Beware marketing thought leaders bearing fashionable truths

I just came back from a conference full of marketers. Marketing conferences challenge the mind — but not necessarily in the way that they should.

There are the talks that are intended to inspire. They are about being true to yourself and your brand, or the power of outstanding customer experience to inspire people. They only make you feel good as long as you don’t look too closely at them. After that they fall apart, because they are based on stories rather than proof.

Then there are the case-study heavy talks. They show how someone succeeded and then offer best-practices. These talks are problematic, too. For one thing, you only hear the success stories. No one talks about how they failed — failure doesn’t make for a good talk, because no one wants to hold up people who failed as a “thought leader.” The concentration on success stories only makes the whole thing an exercise in survivorship bias, and therefore suspect. And as Jay Acunzo has pointed out, “best practices” will never make you stand out; they apply differently in actual practice as compared to the petri dish that the speaker is describing.

Finally, there are the data-heavy talks. Marketers measure everything, and then they argue about which things are worth measuring. (Sales is a good metric, but so many other things affect it that it’s hard to tie any individual marketing activity or tactic to changes in sales.) The theme of these talks has to be “your mileage may vary.” The tactic that works for them may not have the same effect for you — you’re not marketing what they’re marketing. There is another problem too: today’s hot tactic rapidly becomes overused, after which there is a consumer backlash, causing the tactic to backfire. This applies whether you’re talking about pop-ups or Pinterest or podcasts.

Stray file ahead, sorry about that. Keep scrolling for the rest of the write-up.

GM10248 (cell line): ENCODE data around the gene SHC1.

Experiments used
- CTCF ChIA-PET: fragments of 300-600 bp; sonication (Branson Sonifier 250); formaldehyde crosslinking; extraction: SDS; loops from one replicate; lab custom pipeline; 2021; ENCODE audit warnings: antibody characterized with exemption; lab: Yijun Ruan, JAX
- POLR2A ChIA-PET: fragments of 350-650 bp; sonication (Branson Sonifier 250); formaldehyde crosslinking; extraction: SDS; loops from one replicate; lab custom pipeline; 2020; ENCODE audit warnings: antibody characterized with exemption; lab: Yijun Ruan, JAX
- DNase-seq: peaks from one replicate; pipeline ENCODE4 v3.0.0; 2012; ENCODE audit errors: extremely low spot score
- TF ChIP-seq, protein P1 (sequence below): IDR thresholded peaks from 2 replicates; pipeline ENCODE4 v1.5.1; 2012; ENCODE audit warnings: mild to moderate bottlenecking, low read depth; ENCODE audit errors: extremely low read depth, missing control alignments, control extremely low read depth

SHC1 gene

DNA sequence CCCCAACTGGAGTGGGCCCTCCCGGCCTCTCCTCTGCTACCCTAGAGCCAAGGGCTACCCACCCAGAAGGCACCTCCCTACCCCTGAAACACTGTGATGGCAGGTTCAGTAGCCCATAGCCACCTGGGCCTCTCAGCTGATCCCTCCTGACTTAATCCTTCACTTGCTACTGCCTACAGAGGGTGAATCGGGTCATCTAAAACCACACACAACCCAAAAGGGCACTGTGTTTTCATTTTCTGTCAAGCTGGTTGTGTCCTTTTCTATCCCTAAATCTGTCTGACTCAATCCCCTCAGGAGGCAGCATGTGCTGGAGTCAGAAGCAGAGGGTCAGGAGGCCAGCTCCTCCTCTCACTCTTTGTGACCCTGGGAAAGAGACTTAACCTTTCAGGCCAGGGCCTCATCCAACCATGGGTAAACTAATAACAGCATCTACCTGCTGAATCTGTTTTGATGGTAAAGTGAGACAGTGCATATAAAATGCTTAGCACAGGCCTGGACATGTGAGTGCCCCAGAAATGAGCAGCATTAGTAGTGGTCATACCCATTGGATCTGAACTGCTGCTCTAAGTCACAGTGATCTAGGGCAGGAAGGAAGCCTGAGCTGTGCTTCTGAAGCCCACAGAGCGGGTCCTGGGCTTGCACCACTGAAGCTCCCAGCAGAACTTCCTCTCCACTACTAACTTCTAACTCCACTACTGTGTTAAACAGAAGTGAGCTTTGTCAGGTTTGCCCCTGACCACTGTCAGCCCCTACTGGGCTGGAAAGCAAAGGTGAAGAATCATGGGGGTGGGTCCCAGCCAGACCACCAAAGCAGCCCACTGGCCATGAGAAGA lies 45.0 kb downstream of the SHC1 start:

The sum total of the whole series of presentations is to make all marketing an exercise in fashion. Somebody tells us that one thing is in, somebody else demonstrates how something else works, and some other person measures the effects of some other fashionable strategy they did last week. You need to keep up on the latest fashion and bring what you’ve learned back to the office, where it will inevitably look worse on you than it did on those people at the conference — but even so, falling behind what everyone else is trying would be unconscionable.

I wish I could fix these problems, but I don’t have a nice neat solution for you. In any case, here are some ideas:

  • Know your customers, solve their problems. This is the little black dress of marketing; it’s always in fashion.
  • Use the channels your customers are using. Which ones are those? That will take work to figure out.
  • Try stuff. If it works, keep making it better. If it doesn’t, figure out what went wrong. (Both obvious and impossible, I know.)
  • Take ideas away from these talks. But adapt them to your knowledge of your customers, your channels, your budget, and your skills. They’ll work because you know how to apply them to your situation, not because they worked for someone else.

That’s a nice set of platitudes for you. Maybe I’ll add a few sexy case study stories and turn them into a good keynote speech.

Leave a Reply

This site uses Akismet to reduce spam. Learn how your comment data is processed.


  1. Very insightful. Authenticity is key. Evey best practice has to be tailored, aligned or abandoned based on your client’s context and needs. Don’t sell or influence, make the client fluent in the value you bring aligned with your fluency of the client’s aspirations.

  2. I really enjoyed this post, and could not agree more. You have to understand your clients and your context. It’s really just trial and error–no magic bullets or 6-steps to success. I’m a big fan of Jay Acunzo and his book “Break the Wheel,” as well. It showed case studies, but did not highlight them as best practices rather they were examples of how to use one’s own context and information. Curious about this idea in the first paragraph re: marketing conferences “but not necessarily in the way that they should.” How would an excellent marketing conferences challenge the mind?